Japan's disaster cleanup lags
NARAHA, Japan — Two years since the triple calamities of earthquake, tsunami and nuclear disaster ravaged Japan's northeastern Pacific coast, debris containing asbestos, lead, PCBs — and perhaps most worrying — radioactive waste because of the crippled Fukushima Dai-Ichi nuclear plant looms as a threat for the region.
So far, disposal of debris from the disasters is turning out to have been anything but clean. Workers often lacking property oversight, training or proper equipment have dumped contaminated waste with scant regard for regulations or safety, as organized crime has infiltrated the cleanup.
Researchers are only beginning to analyze environmental samples for potential health implications from the various toxins swirled in the petri dish of the disaster zone — including dioxins, benzene, cadmium and organic waste-related, said Shoji F. Nakayama of the government-affiliated National Institute for Environmental Studies.
Apart from some inflammatory reactions to some substances in the dust and debris, the longer-term health risks remain unclear, he said.
The mountains of rubble and piles of smashed cars and scooters scattered along the coast only hint at the scale of the debris removed so far from coastlines and river valleys stripped bare by the tsunami. To clear, sort and process the rubble — and a vastly larger amount of radiation-contaminated soil and other debris near the nuclear plant in Fukushima, the government is relying on big construction companies whose multi-layer subcontracting systems are infiltrated by criminal gangs, or yakuza.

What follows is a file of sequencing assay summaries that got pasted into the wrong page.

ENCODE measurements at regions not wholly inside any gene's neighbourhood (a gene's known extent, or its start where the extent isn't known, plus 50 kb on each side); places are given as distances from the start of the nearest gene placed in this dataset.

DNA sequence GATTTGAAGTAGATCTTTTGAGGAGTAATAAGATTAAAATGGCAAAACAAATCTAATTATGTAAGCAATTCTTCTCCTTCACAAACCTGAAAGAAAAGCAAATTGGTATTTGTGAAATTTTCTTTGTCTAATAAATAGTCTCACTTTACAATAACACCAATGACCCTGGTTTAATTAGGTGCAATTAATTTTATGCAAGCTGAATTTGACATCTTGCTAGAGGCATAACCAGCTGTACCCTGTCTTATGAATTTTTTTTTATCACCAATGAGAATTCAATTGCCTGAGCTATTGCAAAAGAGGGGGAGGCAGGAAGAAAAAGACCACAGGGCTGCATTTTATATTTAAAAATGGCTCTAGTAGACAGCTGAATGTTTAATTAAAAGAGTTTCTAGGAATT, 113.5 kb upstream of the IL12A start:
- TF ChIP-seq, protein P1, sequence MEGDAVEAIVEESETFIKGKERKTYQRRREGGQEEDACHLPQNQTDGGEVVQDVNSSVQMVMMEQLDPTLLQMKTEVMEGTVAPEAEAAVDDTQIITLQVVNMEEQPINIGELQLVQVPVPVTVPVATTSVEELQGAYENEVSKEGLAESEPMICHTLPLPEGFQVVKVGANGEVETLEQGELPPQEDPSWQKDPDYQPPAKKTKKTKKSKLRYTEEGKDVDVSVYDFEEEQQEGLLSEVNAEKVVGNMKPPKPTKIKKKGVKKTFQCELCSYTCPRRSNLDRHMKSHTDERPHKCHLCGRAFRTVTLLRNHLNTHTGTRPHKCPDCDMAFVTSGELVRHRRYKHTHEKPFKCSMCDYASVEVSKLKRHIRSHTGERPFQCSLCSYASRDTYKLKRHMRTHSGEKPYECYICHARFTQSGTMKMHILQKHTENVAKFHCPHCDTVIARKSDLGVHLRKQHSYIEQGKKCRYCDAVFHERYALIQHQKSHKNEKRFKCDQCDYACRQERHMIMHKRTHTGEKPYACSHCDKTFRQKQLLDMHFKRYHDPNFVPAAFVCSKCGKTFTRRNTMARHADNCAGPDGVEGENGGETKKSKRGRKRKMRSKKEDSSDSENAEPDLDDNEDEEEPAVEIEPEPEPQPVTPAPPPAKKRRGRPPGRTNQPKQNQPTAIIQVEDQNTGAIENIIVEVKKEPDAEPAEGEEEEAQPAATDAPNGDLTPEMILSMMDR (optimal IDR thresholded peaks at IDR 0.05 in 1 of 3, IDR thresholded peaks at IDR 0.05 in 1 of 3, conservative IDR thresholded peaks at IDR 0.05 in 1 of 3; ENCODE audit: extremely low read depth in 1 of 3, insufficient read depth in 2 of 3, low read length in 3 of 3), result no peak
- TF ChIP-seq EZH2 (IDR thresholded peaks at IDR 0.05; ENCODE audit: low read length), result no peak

In January, police arrested a senior member of Japan's second-largest yakuza group, Sumiyoshi Kai, on suspicion of illegally dispatching three contract workers to Date, a city in Fukushima struggling with relatively high radioactive contamination, through another construction company and pocketing one-third of their pay.
He said he came up with the plot to “make money out of clean-up projects” because the daily pay for such government projects, at 15,000-17,000 yen ($160-$180), was far higher than for other construction jobs, said police spokesman Hiraku Hasumi.
Gangsters have long been involved in industrial waste handling, and police say they suspect gangsters are systematically targeting reconstruction projects, swindling money from low-interest lending schemes for disaster-hit residents and illegally mobilizing construction and clean-up workers.
Meanwhile, workers complain of docked pay, unpaid hazard allowances and of inadequate safety equipment and training for handling the hazardous waste they are clearing from towns, shores and forests since meltdowns of nuclear plant reactor cores at Dai-Ichi released radiation into the surrounding air, soil and ocean.
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